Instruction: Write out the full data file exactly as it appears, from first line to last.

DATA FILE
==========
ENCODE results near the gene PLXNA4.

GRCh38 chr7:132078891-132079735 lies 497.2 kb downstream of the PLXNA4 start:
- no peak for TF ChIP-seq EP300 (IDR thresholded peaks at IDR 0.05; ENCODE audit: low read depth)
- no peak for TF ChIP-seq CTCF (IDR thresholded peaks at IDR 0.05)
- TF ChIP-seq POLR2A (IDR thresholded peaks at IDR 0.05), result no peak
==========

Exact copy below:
ENCODE results near the gene PLXNA4.

GRCh38 chr7:132078891-132079735 lies 497.2 kb downstream of the PLXNA4 start:
- no peak for TF ChIP-seq EP300 (IDR thresholded peaks at IDR 0.05; ENCODE audit: low read depth)
- no peak for TF ChIP-seq CTCF (IDR thresholded peaks at IDR 0.05)
- TF ChIP-seq POLR2A (IDR thresholded peaks at IDR 0.05), result no peak